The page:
The 34th Anniversary of the Chernobyl Nuclear Power Plant: the “half-life” of humanity
The 34th Anniversary of the Chernobyl Nuclear Power Plant: the “half-life” of humanity

As you know, 30 years is the half-life of only one of the radioactive elements that got into the environment as a result of the terrible man-made disaster in Chernobyl. This element is cesium.

The country has changed and will continue to change, new generations of Ukrainians have already grown up. “A local catastrophe with global consequences”, according to the international scale of nuclear events, is gradually disappearing into the margins of Ukrainian history.

Recalling the tragic events of April 1986, we appeal to those who saved the world from the global spread of the Chernobyl atom – the liquidators of the Chernobyl accident. Their stories are sad, their current problems are similar in many ways …

65-year-old Alexander Koren from Chernigov is a participant in the liquidation of the consequences of the Chernobyl accident. Ironically, in 1977-1978, he worked as a welder and installer on the construction of the 4th power unit of the Chernobyl station, laid the foundation for the 5th power unit.

After all, the authorities planned to build at least six power units at the Chernobyl nuclear power plant. But these intentions remained forever only plans. After the accident at the fourth power unit, the authorities stopped the construction of the third stage of the nuclear power plant. By the way, it included the construction of the fifth and sixth power units with the same reactors.

These facilities were at the final stage of construction and were almost ready for launch. They almost finished building of the fifth power unit. They planned to launch it in October 1986, the sixth – a year later.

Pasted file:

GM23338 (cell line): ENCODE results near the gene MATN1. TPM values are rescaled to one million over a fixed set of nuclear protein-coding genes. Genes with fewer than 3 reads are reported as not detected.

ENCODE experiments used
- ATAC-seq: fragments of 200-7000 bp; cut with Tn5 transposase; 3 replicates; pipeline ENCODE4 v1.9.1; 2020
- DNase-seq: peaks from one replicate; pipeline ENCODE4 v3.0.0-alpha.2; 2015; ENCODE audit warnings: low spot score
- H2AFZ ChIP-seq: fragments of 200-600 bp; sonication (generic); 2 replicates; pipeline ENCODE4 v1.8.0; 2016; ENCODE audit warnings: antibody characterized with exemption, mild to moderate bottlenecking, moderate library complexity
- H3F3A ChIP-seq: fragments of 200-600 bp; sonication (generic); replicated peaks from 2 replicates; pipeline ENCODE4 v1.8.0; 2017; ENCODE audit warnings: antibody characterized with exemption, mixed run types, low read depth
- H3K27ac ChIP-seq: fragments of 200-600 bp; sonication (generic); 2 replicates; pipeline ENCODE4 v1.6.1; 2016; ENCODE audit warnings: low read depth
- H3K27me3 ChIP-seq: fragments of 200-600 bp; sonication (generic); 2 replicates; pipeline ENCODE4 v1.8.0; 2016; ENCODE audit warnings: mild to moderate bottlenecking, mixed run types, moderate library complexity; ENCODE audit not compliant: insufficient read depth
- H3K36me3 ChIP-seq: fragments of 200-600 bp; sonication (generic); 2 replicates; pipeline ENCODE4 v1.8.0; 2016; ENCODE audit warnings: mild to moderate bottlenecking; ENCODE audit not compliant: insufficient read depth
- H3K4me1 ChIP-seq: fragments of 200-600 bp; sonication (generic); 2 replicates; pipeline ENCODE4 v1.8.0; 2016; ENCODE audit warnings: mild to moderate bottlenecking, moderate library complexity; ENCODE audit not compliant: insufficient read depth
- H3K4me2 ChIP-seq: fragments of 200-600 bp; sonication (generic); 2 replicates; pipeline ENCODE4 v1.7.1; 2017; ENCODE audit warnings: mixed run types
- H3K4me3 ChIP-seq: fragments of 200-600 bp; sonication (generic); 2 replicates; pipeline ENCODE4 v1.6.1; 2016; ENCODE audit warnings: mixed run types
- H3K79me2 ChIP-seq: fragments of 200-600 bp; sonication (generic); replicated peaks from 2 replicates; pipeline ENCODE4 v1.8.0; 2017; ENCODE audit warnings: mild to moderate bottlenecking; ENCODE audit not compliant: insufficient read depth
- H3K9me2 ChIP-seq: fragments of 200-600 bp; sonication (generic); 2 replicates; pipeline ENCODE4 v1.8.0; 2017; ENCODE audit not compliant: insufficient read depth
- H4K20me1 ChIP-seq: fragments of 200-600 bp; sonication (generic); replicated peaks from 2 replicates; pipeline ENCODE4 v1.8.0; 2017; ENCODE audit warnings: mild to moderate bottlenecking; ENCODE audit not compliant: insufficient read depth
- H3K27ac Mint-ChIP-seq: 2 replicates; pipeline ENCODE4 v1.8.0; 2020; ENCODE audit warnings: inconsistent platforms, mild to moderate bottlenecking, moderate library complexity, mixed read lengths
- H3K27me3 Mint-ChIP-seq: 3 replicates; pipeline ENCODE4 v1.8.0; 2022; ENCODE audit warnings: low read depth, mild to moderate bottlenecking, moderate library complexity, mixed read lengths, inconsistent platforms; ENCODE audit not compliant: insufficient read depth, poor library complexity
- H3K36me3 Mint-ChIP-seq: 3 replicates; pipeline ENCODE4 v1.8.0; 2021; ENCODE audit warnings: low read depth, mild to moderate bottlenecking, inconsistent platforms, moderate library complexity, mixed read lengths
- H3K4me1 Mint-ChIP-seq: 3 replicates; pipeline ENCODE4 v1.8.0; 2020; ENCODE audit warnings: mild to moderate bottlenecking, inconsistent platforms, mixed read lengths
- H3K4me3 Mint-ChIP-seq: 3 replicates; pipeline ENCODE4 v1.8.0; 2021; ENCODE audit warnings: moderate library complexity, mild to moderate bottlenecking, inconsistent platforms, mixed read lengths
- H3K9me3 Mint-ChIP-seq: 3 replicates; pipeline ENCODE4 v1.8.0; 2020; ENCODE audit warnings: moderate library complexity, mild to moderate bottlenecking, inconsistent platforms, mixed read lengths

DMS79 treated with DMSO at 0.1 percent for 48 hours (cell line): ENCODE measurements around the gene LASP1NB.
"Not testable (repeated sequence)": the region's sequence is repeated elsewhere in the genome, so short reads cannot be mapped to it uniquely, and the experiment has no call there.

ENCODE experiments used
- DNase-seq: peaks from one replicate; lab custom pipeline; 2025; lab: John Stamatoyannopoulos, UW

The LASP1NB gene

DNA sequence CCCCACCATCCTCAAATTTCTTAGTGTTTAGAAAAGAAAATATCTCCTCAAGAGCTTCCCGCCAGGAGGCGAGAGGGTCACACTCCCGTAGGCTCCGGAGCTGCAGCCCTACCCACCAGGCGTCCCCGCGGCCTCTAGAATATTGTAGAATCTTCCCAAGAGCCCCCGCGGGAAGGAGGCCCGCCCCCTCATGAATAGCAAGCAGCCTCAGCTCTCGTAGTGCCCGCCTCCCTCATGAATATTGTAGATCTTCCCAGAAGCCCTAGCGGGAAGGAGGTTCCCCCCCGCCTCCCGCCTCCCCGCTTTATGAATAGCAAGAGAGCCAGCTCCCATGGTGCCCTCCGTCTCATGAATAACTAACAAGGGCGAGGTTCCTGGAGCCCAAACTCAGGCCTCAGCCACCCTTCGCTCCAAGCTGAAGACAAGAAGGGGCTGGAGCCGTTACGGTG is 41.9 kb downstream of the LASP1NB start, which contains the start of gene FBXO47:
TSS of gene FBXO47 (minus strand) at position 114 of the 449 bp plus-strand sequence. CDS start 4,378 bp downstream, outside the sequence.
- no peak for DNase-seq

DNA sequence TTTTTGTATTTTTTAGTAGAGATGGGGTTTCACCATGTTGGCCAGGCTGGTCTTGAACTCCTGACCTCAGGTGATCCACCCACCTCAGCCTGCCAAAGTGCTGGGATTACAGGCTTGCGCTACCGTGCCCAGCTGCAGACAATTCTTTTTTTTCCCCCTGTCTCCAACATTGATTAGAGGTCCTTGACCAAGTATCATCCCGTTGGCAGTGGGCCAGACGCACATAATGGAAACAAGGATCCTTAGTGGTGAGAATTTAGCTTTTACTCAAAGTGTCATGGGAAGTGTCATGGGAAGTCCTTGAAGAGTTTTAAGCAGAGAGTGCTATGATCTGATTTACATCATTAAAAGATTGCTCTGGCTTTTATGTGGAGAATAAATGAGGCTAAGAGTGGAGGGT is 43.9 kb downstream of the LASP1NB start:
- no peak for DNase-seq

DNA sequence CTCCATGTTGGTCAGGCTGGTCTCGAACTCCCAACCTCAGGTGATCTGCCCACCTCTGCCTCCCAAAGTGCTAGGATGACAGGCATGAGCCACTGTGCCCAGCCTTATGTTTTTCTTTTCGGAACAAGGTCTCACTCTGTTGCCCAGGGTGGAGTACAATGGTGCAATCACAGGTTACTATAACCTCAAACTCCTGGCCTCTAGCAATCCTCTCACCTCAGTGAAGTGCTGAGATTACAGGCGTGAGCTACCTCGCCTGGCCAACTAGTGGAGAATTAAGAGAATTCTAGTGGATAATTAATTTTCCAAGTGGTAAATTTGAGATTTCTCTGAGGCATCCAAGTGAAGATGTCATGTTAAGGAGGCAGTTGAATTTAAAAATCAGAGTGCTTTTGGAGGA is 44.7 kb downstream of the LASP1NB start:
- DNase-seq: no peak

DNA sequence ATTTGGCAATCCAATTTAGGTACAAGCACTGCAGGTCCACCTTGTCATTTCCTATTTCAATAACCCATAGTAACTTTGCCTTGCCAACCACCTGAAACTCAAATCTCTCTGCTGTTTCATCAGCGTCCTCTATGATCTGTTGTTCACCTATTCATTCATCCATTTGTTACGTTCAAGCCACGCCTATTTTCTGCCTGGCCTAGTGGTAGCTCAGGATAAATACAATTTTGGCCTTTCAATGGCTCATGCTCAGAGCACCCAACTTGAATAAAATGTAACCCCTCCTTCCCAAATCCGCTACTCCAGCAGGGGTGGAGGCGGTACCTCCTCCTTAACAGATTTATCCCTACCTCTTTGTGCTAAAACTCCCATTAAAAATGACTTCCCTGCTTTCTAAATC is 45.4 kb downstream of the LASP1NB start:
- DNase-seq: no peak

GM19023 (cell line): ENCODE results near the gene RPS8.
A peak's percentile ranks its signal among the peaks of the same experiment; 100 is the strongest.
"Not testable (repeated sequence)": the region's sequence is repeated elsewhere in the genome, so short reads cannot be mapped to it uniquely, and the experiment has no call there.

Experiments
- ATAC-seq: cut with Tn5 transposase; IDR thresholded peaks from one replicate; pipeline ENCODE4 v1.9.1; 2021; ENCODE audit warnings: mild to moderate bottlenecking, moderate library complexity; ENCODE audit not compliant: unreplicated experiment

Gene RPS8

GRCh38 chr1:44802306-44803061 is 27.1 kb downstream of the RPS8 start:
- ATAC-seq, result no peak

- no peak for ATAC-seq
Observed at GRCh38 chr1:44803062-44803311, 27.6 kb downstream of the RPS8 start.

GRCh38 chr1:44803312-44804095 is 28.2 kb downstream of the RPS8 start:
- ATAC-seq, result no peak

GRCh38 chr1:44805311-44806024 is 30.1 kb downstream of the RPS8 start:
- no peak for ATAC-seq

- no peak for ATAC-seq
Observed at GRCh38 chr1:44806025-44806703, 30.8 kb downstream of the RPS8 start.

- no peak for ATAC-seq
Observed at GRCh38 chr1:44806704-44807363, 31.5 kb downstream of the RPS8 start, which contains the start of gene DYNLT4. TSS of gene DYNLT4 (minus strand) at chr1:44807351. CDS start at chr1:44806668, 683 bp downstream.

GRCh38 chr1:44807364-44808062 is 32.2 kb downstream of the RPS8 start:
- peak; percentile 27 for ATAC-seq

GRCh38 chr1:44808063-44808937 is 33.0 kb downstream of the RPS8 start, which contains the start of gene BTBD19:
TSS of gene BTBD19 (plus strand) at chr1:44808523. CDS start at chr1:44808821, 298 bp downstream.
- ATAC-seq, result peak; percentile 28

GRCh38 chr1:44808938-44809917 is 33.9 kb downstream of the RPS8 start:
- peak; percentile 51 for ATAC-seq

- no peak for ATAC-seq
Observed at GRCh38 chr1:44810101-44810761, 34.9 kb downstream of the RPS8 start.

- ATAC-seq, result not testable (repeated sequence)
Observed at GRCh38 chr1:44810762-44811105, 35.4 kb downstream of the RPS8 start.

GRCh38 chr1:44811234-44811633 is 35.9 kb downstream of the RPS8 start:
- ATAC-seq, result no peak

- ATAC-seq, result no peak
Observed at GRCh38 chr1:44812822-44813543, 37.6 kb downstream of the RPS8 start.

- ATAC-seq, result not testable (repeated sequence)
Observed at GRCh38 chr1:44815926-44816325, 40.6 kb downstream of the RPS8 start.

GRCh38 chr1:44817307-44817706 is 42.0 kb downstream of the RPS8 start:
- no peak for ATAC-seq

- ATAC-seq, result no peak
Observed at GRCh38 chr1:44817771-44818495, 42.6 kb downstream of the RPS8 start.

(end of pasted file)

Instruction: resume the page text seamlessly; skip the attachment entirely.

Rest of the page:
Alexander worked at a worsted-cloth factory as a battery operator in Chernigov. His wife, Natalia, worked as a dispatcher at the same enterprise. In 1986, three children were already growing up in the family. The youngest, Andrei, was only two years old at that time, daughter Tatiana was three, and the eldest, Roman, was seven. In April 1986, Alexander Koren was on vacation with his parents in the village of Dneprovskoe.

I learned that not everything is in order at the Chernobyl nuclear power plant from a godfather who lived in Pripyat and worked as an operator at the Chernobyl nuclear power plant.

However, the general atmosphere of “pacification”, the widespread holding of May Day parades, did not prompt to take urgent measures to ensure the safety of children and families. Everyone around them continued to live their normal lives. A summons from the military registration and enlistment office to 31-year-old Alexander, the father of three young children, came a little later.

They said in Lenin’s room: “Wait, they will send you soon”

Alexander Koren recalls: “Officially, no one said where and why we were being mobilized. They gathered the men at the military registration and enlistment office. Also, they put men on four buses and sent them to Belaya Tserkov. There they changed into military uniforms, collected them in Lenin’s room and warned: “Wait, they will send you soon.” Then, they brought us to a tent camp in the 30-kilometer zone of the Chernobyl nuclear power plant.

The management emphasized that we were volunteers, although none of us asked for it, and no one asked us specifically. Chernigov firefighters and a brigade from Dnepropetrovsk were in the same camp. The regime and discipline were reminiscent of military exercises. However, none of us fully realized the degree of danger to which we exposed ourselves.”

Alexander Koren spent one month eliminating the consequences of the Chernobyl accident and one day in June 1986. Together with other volunteers, he was engaged in decontamination of the premises of the third power unit, worked at the battery substation. Work near the reactor lasted 4 hours a day. Each of those who were there had a dosimeter. However, most of them did not work, because they were constantly discharged due to the excess of the radiation level.